The Beekeeper’s Daughter

bee I was not familiar with this author prior to reading The Beekeeper’s Daughter but I will certainly try another of her publications after this story. What attracted me to this book was the description on Goodreads and the inside flap of the book:

“England, 1932: Grace Hamblin is growing up in a rural idyll. The beekeeper’s daughter, she knows her place and her future – that is until her father dies and leaves her alone. ”

The setting of rural Devon had me interested and I had hoped it wouldn’t be a flat-out romance. I don’t mind some love interest woven into stories but I’m not a big fan of the romance genre. However, stories set in the British Isles and Ireland attract my interest. This is a multigenerational story which flips between 1932 England in 1932, Massachusetts in 1973 and ending with Massachusetts in 1990.

The book starts in Massachusetts – it’s 1973 and Grace’s daughter Trixie (Beatrix) is tired of the small community life. She takes up with an aspiring English rock musician, Jasper Duncliffe, and plans to tour with his group across the USA. Straight off I have to say, I wasn’t invested in Trixie’s character at all. However, her mother Grace is an interesting character and I became fully absorbed with her backstory. That’s what kept me reading at first. Too much more about Trixie and I would have called it a loss, picked up another book.

Anyway, a family emergency arises for Jasper and he has an obligation to return to England but promises to send for Trixie. It becomes clear to Grace and Freddie which family Jasper is from, they both know their daughter will be forgotten. How do they know this family, you ask? Well it will be explained in Grace’s backstory.

When we start reading about Grace she is married to Freddie Valentine, living in Massachusetts, employed as a landscape designer and keeps bees. When her backstory starts she is only 14 years old and Freddie is her best friend. So you have certain spoilers right off such as knowing who she will marry and knowing her beloved father dies while she is still living in England.

The scenery and dialogue are very detailed and you have a feeling of viewing the countryside rather than reading about it. Great descriptive prose. If the research about beekeeping is correct then you will learn so very much about bees and how they are handled, winterized, how to collect honey and more. I personally enjoyed reading those passages. It flowed smoothly, it wasn’t a tutorial at all.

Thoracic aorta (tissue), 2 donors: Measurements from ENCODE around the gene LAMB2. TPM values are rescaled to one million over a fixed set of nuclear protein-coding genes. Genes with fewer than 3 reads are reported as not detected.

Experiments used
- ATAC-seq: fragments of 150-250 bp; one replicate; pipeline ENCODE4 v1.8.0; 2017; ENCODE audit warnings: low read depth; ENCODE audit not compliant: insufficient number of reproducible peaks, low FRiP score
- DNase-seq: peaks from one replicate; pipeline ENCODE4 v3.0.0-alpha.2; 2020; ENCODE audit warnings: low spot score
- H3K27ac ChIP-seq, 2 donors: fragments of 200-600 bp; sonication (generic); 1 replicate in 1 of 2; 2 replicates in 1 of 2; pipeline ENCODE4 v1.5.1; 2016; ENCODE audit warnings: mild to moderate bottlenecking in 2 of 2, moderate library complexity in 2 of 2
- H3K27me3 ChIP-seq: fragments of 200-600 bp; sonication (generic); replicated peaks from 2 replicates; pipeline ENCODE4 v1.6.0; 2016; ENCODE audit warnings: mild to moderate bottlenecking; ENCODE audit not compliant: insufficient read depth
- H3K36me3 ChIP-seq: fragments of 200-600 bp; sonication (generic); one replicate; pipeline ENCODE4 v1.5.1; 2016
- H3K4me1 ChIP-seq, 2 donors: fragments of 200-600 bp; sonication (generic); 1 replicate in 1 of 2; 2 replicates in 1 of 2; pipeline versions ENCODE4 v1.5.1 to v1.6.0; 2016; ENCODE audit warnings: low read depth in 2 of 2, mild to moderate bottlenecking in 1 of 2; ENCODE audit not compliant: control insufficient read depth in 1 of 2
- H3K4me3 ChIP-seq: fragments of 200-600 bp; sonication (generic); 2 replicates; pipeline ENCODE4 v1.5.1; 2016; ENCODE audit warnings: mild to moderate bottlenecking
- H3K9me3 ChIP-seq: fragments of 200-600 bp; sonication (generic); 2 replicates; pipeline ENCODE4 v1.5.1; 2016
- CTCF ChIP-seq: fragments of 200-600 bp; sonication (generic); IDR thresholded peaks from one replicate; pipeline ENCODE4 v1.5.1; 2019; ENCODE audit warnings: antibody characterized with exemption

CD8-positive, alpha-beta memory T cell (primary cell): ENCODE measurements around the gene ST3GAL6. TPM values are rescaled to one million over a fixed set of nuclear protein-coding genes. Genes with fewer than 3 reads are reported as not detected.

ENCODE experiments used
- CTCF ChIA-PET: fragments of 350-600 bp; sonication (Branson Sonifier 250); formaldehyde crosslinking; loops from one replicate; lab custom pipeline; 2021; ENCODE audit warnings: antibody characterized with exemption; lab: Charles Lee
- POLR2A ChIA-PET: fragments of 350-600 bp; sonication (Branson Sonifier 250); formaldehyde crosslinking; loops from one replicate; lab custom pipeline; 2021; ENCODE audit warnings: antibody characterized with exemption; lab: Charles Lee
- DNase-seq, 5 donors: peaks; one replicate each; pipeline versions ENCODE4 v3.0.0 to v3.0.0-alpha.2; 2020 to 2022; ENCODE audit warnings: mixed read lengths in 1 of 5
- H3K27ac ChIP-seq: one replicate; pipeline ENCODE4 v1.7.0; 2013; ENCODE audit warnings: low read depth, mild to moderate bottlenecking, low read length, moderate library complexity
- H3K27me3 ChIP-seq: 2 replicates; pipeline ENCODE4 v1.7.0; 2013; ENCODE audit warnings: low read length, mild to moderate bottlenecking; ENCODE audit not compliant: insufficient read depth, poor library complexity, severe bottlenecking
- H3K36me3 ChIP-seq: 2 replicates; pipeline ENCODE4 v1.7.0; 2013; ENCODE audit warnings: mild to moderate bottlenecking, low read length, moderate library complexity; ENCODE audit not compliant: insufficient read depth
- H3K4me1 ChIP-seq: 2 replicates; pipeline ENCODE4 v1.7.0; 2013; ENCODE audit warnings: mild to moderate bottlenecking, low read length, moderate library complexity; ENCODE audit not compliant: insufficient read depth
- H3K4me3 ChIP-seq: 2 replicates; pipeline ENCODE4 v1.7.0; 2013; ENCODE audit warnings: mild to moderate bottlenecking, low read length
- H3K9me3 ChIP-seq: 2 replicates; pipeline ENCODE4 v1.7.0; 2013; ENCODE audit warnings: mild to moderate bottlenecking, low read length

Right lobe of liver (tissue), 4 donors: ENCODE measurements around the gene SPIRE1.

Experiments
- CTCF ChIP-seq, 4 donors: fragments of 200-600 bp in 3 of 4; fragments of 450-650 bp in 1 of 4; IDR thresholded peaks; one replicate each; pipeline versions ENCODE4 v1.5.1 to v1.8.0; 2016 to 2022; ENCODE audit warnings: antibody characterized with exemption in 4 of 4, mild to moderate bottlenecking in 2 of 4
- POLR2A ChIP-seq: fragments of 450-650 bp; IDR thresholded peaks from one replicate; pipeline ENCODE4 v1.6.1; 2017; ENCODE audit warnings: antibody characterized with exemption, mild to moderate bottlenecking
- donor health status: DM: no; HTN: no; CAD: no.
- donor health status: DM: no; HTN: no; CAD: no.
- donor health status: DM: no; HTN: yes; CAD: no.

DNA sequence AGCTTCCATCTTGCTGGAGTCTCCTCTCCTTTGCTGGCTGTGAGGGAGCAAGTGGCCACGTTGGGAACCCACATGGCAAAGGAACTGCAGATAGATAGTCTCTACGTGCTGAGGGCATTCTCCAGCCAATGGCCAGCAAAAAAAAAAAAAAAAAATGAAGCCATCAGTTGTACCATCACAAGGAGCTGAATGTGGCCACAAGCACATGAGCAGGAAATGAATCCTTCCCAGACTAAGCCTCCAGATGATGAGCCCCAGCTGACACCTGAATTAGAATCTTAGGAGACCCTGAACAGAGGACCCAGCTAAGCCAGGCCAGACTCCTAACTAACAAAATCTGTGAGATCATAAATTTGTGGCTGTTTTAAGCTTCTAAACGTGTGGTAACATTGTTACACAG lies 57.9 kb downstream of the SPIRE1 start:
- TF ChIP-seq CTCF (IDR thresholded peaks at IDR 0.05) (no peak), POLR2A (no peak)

This book isn’t a romance but there is romance and family upheaval in the plot. There are betrayals, mysteries, sorrow and love.

The bees had a supporting role in this story so I choose to make a dish with honeyed chicken tenderloins.

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This is a light meal which may be prepared in under a half hour. A cold Rose went well with this meal.

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Linking up with The British Book Challenge and Beth Fish Reads for her Weekend Cooking Series.

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20 thoughts on “The Beekeeper’s Daughter

  1. Yum! Honeyed Chicken Tenderloins sound tasty. I haven’t read this one despite the fact that I have it but I loved her previous book (something about a lighthouse? I haven’t had enough coffee to remember the title). It was set in Ireland and the setting was beautifully done like it sounds like was done with this one. Can’t wait to read it!

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  2. I’m fascinated by both England and beekeeping. Adding this one to my list — thanks! Your chicken supper looks wonderful!

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  3. I think the book sounds great and that plate of food looks really, really good. Yum! I would read the book just to know more about beekeeping. I’m kind of fascinated with how the honey is retrieved and all the intricacies of bees. I don’t want to keep them myself, but love to hear about them. And then go eat something with honey. LOL

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    • Thank you, Claudia. I served roasted vegetables with feta cheese over couscous. I would suggest you try interlibrary loan for books but I don’t know if that works for you as you are on an island 😊

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  4. Pingback: The Girl in the Castle: Ireland, civil war, ghosts and drama! | Novel Meals

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